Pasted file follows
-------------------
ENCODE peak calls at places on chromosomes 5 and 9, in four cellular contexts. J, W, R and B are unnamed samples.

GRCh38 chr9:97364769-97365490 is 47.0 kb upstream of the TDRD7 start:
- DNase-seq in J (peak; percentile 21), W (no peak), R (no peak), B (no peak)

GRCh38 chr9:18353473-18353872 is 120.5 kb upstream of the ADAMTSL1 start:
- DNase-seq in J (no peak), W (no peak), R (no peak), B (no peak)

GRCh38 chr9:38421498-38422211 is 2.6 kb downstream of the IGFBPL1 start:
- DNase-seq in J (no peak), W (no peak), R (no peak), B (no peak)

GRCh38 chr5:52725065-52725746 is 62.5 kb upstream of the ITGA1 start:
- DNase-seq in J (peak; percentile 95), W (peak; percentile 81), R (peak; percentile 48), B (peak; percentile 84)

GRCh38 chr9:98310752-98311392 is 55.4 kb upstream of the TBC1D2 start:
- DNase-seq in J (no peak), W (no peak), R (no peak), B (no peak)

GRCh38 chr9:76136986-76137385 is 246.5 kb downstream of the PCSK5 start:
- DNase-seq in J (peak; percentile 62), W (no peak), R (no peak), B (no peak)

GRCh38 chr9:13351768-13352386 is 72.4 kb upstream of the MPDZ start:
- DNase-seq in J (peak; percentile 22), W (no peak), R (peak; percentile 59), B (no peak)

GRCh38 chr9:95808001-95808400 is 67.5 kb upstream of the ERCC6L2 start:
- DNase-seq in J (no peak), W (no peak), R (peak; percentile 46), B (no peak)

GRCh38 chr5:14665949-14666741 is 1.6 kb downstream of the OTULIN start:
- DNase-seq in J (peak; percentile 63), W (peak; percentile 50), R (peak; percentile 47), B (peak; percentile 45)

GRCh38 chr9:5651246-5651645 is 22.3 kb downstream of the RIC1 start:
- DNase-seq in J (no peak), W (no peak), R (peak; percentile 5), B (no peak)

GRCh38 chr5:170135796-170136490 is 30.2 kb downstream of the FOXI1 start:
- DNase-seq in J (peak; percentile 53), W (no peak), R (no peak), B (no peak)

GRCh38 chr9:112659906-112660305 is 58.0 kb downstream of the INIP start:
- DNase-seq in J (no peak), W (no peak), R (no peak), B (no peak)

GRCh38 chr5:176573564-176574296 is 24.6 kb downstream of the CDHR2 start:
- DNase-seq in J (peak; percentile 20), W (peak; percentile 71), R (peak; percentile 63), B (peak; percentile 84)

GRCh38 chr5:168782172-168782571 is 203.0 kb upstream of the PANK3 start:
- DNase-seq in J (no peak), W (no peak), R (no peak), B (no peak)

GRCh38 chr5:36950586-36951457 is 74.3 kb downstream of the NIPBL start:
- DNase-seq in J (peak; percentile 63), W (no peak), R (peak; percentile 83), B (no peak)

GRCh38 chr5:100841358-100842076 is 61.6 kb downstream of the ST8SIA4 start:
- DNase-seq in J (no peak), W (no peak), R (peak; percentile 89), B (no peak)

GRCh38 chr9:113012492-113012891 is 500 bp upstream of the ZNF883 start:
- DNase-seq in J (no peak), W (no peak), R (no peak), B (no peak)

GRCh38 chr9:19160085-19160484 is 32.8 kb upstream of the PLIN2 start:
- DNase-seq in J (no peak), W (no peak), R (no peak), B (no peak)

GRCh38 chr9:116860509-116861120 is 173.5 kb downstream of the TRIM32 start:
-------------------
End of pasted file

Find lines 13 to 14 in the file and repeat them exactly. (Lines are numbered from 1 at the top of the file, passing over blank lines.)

- DNase-seq in J (peak; percentile 62), W (no peak), R (no peak), B (no peak)

GRCh38 chr9:13351768-13352386 is 72.4 kb upstream of the MPDZ start: